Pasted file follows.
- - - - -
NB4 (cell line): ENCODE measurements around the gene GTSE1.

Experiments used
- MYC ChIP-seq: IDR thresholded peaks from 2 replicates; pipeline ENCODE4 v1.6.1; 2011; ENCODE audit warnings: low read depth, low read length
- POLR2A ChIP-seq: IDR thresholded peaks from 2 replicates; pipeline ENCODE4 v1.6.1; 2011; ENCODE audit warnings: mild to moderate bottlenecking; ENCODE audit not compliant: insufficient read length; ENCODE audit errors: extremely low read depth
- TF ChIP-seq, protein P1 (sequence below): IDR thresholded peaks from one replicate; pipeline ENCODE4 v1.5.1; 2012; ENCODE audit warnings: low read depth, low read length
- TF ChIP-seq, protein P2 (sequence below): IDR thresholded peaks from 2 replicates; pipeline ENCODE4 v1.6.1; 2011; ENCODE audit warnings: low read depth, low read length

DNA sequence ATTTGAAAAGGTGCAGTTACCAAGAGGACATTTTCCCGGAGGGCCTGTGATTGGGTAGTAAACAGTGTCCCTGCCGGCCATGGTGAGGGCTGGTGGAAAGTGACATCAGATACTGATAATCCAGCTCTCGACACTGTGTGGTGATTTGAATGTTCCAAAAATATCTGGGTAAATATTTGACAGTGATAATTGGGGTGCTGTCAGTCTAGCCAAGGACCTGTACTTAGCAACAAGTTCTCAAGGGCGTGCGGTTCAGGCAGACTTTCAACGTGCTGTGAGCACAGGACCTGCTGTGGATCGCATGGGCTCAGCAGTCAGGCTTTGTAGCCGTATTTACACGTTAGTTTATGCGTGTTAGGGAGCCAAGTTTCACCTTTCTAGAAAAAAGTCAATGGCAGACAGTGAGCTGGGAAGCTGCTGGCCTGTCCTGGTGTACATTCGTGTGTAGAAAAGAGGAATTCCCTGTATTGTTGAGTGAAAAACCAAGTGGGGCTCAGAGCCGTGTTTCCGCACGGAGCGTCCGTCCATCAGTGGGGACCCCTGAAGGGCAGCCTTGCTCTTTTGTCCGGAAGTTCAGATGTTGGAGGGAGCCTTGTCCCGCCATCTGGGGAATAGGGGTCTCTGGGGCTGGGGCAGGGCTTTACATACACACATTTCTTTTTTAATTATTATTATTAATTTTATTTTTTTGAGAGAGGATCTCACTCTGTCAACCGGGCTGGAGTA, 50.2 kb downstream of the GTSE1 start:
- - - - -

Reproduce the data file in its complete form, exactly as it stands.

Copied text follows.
NB4 (cell line): ENCODE measurements around the gene GTSE1.

Experiments used
- MYC ChIP-seq: IDR thresholded peaks from 2 replicates; pipeline ENCODE4 v1.6.1; 2011; ENCODE audit warnings: low read depth, low read length
- POLR2A ChIP-seq: IDR thresholded peaks from 2 replicates; pipeline ENCODE4 v1.6.1; 2011; ENCODE audit warnings: mild to moderate bottlenecking; ENCODE audit not compliant: insufficient read length; ENCODE audit errors: extremely low read depth
- TF ChIP-seq, protein P1 (sequence below): IDR thresholded peaks from one replicate; pipeline ENCODE4 v1.5.1; 2012; ENCODE audit warnings: low read depth, low read length
- TF ChIP-seq, protein P2 (sequence below): IDR thresholded peaks from 2 replicates; pipeline ENCODE4 v1.6.1; 2011; ENCODE audit warnings: low read depth, low read length

DNA sequence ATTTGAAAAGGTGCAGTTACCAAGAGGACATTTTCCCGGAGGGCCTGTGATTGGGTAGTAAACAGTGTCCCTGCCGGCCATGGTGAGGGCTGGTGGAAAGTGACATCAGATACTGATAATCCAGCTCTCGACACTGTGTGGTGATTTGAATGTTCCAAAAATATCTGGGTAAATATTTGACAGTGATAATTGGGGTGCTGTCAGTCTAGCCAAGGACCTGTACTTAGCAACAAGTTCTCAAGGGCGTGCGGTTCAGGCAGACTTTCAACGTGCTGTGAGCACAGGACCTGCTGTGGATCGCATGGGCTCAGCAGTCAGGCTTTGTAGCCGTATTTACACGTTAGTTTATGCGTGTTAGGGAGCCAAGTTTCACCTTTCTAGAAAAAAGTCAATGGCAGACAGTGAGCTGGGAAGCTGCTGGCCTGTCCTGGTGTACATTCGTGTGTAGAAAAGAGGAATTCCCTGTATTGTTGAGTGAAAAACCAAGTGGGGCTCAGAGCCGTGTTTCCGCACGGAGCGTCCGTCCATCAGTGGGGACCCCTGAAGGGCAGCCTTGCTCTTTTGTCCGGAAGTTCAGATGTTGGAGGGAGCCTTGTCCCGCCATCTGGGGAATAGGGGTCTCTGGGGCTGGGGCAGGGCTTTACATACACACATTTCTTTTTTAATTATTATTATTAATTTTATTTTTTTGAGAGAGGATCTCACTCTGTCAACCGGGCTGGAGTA, 50.2 kb downstream of the GTSE1 start: